Geothermal

Geothermal Heat Pump

Also known as water and ground-source heat pumps, geothermal heat pumps move heat through numerous pipes buried horizontally and vertically in loops outside. The pipes have a solution of water, which is heated by the steady 50°F to 60°F temperature of the well, pond, or ground, and is moved into and out of a home.

Geothermal heat pumps also control humidity and can lower your home’s energy consumption by 25 percent to 50 percent compared to a traditional heating and cooling unit. In addition, they are long-lasting (indoor systems last around 25 years and loops last around 50 years), quiet, require minimal maintenance, and are efficient in extreme climates.

But geothermal heat pumps aren’t practical for certain soil conditions and small plots, and installation is very expensive—$20,000-$25,000 for a home measuring 2,500 square feet, or many times costlier than installing an air-source heat pump.

But local and federal incentives can significantly reduce the initial cost and you’ll recoup your installation cost through energy savings in 5-10 years.

Split-Ductless

These heat pumps feature two units: 1-4 indoor air handlers and an outdoor condenser/compressor. The quiet indoor systems are set up high on the ceiling or on a wall, and are run by remote control. Also known as mini splits, split-ductless systems move refrigerant through tubes that connect the outdoor and indoor units.

Split-ductless heat pumps require no duct work, so they’re useful for houses without ducts or single-rooms. These heat pumps also prevent the energy losses related to duct work, which may account for over 30 percent of your home’s energy use for space conditioning. In addition, they provide design flexibility (though some homeowners hate the look of indoor systems).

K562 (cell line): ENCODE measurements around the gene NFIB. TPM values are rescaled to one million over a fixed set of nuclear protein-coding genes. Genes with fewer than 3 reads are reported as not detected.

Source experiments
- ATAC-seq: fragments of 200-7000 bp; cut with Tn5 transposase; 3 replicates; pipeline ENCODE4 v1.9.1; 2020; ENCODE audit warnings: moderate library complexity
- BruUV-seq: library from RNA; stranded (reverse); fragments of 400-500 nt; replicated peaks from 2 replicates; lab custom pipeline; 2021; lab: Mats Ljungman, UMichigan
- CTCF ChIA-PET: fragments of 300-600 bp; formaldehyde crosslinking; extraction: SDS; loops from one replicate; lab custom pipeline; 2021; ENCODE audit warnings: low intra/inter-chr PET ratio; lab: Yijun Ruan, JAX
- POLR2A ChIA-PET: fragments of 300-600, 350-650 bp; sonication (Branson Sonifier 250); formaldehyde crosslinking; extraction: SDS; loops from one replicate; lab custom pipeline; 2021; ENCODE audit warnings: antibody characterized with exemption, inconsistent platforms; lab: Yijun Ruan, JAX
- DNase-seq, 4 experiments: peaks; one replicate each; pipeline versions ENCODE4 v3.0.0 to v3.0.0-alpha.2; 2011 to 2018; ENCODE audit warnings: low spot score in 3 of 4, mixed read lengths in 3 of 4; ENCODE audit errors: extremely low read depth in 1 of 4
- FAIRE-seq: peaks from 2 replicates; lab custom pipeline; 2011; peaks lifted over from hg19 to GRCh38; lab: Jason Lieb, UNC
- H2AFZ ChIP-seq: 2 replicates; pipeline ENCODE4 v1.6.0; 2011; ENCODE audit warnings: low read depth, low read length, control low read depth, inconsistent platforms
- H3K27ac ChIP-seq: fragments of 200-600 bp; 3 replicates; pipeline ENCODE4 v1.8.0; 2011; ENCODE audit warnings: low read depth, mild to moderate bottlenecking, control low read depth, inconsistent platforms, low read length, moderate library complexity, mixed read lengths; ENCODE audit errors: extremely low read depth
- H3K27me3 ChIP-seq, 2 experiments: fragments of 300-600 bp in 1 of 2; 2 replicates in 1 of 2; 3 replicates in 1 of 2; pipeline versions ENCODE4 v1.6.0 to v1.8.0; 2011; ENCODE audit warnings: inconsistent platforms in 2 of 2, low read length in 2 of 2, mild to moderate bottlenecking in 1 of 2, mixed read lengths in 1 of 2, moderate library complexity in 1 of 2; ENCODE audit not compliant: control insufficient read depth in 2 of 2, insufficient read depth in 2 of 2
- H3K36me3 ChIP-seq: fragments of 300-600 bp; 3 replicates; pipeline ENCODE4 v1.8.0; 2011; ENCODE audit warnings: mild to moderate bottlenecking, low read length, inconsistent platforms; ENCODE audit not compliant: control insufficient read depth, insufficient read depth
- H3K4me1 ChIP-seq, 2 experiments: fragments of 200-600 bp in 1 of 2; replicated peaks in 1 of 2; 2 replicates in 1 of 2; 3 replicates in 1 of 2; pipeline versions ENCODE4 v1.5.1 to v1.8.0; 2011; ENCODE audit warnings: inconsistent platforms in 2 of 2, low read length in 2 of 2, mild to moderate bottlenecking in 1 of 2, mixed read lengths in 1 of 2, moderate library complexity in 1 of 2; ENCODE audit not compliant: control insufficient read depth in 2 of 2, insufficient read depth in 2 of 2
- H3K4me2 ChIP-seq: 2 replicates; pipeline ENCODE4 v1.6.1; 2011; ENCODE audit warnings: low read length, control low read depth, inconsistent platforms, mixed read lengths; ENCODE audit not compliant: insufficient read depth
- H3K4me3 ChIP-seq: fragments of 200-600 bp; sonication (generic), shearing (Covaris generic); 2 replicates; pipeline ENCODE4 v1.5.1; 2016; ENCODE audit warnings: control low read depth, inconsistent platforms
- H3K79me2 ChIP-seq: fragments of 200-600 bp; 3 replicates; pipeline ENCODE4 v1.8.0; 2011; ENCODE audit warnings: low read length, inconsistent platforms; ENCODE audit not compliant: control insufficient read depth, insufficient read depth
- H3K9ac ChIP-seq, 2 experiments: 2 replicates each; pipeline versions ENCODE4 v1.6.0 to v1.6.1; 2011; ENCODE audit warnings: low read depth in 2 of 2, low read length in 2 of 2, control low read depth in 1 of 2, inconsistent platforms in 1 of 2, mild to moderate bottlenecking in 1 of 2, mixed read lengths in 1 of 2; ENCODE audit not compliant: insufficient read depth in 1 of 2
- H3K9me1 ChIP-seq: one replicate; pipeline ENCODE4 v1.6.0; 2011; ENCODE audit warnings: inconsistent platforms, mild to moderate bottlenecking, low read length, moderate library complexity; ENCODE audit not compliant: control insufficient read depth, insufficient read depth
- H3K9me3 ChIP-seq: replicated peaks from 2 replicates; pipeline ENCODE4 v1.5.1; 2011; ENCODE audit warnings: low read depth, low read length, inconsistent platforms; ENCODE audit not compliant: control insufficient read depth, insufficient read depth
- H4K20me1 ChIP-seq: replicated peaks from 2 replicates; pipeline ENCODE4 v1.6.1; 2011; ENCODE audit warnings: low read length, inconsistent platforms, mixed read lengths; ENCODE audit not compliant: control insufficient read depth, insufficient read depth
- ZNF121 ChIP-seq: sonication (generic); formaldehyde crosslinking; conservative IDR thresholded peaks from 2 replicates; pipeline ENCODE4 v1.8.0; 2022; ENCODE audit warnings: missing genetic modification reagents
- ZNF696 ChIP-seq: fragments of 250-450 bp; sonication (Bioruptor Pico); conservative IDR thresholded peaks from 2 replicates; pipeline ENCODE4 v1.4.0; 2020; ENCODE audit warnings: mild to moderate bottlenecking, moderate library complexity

The cost of setting up a split-ductless system with multiple indoor machines can be greater than other systems. However, local and federal incentives can lower the original installation cost.

Other Types of Heat Pumps

Apart from the three major kinds of heat pumps, several other sub types also exist, such as solar, hybrid, and gas-powered or absorption heat pumps.

Key Heat Pump Features to Look Out for

Coefficient of Performance (COP)

A heat pump’s coefficient of performance measures the fraction of heat either provided or removed per BTU of power input. Air-source heat pumps usually have a coefficient of performance of 2.3 to 3.3, while ground-source heat pumps usually have a coefficient of performance of 2.5 to 3.8.

In other words, for every Kilowatt Hour of power provided to a 2.8 COP heat pump, 2.8 kilowatt of heating is provided to a home. The greater the coefficient of performance, the more effective the heat pump and vice versa.

Heat Pump Features

HSPF

HSPF (heating seasonal performance factor) measures the effectiveness of air-source heat pumps. The greater the heating seasonal performance factor, the more effective the system and vice versa.

HSPF specifically considers BTU heat output in relation to watt hours of energy used during the heating season. Air-source heat pumps usually have an HSPF rating of 6.7 to 10, while a ground-water open-loop system usually has an HSPF rating of 10.7 to 12.8. In addition, a ground-water closed-loop system usually has an HSPF rating of 9.2 to 11.

BTU Capacity

When buying a domestic heat pump, estimate around 20 BTUs for each square foot of your living area. This figure will also be affected by such factors as ceiling height, door and window size, and number of people in your home.

The best method to determine the ideal sized heat pump system for your house is to get a qualified HVAC professional to evaluate your home.

Warranty

Heat pumps do have a warranty, which takes care of most defects and repairs. Many renowned manufacturers now provide 5 to 10-year warranties on key heat pump components. In general, premium brands offer better warranties. For an extra fee, you can also buy an extended warranty.